Technology, Literature, and the Body(Panel / In-Person)
Harrison Dietzman (University of California - Davis)
hdie@****.com (Log-in to reveal)
This panel features papers examining aspects of literary treatments of the human body in relationship to technology—especially medical and commercial—past and present. In particular, the panel investigates literary interrogations of the means by which technology mediates the subject of the body into the public-sphere.
Before his untimely death, British theologian John Hughes identified contemporary capitalism’s “deconstructive logic of absolute utility [that] turns upon the dominating rational subject itself,” and the endgame of which is “nothing but violent self-interest and nihilism.” Martin Heidegger famously defined technology as “a human activity” that is “a means to an end,” but that also always “threatens to slip from human control.”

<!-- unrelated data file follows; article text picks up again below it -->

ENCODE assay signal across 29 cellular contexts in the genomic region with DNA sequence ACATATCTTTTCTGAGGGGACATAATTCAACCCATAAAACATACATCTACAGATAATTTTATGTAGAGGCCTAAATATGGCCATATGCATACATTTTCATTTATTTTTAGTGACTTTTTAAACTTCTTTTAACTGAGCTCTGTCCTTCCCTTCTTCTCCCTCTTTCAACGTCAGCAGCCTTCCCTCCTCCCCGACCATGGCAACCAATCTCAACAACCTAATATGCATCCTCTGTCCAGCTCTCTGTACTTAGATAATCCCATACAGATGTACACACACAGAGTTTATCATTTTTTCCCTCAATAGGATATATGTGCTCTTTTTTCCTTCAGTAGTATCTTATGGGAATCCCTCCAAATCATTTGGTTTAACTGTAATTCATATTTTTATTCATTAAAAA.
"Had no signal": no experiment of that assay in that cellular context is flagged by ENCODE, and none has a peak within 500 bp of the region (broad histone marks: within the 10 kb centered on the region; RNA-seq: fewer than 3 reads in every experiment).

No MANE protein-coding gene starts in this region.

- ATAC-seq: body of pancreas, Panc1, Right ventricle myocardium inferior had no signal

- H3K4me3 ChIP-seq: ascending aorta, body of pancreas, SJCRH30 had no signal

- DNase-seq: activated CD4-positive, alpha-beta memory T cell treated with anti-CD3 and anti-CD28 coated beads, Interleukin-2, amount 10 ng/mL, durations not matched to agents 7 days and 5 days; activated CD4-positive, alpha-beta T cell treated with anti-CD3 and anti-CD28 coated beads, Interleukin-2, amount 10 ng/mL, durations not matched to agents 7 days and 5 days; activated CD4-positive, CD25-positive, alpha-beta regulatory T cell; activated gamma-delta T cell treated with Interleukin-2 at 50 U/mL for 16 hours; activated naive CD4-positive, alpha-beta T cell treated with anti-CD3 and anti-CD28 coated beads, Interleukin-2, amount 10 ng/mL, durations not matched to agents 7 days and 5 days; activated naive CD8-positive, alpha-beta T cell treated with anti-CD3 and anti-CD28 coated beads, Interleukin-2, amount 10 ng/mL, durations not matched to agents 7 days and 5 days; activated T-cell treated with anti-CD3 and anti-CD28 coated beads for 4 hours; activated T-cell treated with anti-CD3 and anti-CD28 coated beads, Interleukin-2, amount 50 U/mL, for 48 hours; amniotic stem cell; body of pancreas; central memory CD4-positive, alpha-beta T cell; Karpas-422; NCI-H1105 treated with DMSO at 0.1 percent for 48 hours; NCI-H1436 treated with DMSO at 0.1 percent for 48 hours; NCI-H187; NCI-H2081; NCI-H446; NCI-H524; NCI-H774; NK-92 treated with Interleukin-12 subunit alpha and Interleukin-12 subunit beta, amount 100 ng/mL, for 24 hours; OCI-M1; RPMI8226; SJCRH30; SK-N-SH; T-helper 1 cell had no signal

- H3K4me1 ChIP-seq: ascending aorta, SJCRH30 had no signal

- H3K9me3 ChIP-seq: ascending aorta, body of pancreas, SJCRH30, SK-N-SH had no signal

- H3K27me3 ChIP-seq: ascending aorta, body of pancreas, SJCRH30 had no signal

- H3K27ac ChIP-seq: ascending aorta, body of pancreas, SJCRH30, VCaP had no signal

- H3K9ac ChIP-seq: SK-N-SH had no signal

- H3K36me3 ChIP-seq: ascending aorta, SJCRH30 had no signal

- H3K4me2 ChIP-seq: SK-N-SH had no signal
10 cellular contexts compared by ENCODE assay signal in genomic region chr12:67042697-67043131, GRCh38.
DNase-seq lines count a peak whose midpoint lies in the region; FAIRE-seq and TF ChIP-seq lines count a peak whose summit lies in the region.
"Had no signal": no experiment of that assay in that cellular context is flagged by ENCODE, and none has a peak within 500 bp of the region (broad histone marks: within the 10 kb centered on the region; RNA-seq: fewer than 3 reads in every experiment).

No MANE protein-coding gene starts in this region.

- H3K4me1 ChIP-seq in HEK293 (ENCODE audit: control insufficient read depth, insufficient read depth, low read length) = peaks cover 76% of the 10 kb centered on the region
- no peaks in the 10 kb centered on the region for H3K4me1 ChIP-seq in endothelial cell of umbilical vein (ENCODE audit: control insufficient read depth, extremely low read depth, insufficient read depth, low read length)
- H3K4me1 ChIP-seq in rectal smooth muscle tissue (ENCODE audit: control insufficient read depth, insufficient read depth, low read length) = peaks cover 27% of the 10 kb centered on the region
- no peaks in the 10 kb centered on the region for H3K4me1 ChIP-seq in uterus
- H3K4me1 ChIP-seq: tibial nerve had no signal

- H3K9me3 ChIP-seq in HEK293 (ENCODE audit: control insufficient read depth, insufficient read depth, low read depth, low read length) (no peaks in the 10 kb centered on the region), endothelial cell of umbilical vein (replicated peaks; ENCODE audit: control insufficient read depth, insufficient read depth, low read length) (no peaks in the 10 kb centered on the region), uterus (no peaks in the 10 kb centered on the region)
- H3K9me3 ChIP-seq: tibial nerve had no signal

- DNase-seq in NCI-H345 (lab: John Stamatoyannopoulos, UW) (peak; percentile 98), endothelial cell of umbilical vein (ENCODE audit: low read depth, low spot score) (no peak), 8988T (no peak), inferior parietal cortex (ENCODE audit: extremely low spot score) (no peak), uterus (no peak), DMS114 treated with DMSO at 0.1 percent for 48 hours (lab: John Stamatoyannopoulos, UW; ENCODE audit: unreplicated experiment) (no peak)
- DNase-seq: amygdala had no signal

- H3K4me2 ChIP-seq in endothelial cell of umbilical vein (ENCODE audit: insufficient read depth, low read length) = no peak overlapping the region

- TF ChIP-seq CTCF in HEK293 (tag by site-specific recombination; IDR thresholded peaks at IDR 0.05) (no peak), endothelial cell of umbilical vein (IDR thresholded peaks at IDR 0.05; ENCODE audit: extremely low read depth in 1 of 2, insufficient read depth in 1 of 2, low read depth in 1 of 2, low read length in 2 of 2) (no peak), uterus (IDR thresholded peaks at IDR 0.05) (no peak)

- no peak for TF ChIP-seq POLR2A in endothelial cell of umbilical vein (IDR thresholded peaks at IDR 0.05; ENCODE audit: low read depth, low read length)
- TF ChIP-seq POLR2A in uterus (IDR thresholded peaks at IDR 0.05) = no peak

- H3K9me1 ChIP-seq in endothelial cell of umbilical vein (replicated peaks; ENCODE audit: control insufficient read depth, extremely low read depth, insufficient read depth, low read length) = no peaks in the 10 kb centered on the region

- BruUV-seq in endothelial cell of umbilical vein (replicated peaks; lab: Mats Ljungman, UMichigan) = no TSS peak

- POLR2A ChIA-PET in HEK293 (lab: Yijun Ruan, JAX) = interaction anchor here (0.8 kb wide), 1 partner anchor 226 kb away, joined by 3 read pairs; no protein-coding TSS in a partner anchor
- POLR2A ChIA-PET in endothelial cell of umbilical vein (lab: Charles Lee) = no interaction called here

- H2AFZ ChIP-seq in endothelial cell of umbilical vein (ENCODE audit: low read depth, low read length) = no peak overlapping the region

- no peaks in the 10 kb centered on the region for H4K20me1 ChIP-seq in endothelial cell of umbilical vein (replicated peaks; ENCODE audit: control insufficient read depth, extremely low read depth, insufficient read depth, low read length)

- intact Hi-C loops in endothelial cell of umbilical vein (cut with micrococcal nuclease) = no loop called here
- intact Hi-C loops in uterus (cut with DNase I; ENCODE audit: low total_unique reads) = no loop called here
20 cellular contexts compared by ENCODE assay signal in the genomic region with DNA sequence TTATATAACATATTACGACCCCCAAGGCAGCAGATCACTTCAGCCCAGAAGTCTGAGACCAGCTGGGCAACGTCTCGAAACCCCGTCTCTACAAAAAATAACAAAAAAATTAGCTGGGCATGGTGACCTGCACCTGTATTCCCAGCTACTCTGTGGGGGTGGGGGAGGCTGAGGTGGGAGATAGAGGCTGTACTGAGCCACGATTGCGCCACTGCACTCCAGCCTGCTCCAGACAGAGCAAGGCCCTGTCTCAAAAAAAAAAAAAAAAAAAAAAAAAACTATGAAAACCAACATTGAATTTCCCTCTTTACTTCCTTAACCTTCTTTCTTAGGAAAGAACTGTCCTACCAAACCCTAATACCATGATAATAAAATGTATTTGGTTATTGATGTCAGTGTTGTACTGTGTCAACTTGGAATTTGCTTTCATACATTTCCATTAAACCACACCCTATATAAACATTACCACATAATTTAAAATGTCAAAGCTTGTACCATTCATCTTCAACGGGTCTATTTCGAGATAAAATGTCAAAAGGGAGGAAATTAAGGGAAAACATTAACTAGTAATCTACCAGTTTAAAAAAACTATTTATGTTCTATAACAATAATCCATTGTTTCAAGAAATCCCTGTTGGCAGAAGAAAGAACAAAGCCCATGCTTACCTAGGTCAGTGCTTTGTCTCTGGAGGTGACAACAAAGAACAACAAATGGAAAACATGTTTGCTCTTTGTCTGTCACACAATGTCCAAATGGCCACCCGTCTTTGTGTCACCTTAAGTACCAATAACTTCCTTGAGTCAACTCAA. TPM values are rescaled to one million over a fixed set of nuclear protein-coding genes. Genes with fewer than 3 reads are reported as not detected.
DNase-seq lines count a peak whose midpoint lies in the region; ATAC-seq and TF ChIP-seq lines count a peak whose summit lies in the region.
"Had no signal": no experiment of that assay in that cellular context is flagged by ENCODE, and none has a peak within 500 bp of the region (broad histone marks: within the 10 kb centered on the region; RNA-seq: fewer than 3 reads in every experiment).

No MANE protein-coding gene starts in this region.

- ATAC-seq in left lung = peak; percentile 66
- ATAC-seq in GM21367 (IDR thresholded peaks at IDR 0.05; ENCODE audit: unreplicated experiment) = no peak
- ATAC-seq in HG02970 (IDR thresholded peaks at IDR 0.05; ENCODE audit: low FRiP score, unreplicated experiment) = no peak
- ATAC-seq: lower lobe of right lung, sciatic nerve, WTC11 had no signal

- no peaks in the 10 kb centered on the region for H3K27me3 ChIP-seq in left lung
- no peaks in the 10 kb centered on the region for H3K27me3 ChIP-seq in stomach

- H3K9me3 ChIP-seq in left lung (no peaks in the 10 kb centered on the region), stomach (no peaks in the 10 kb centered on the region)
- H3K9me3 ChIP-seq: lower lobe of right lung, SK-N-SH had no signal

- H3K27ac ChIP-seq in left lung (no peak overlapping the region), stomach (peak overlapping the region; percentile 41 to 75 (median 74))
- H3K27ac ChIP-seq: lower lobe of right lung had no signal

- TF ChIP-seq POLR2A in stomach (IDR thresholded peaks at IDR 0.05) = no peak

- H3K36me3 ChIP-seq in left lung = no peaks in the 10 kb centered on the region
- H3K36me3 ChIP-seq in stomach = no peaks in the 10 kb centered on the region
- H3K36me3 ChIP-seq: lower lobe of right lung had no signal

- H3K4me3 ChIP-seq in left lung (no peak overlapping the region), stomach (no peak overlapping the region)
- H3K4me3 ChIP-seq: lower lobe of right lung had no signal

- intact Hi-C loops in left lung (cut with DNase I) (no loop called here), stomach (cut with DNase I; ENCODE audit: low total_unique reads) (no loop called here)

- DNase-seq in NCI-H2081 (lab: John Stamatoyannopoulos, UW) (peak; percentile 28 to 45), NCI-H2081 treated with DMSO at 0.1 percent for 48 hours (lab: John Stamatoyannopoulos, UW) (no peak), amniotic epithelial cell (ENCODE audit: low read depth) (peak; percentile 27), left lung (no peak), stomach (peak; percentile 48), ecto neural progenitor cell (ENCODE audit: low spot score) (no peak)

With this in mind, what is the relationship between technology’s and capitalism’s mutual logics of absolute utility? And what does literature have to say about a world where bodies—and human selves—are increasingly mediated via ever-more alienating proprietary technologies into the world writ-large as well as into relationship with specific, individual others? What possibilities for human agency and freedom can literature help to explore and articulate? How might literature provide a vocabulary or a methodology for living with and alongside technology?
Papers focusing on these or related questions from any literary or historical era are welcome.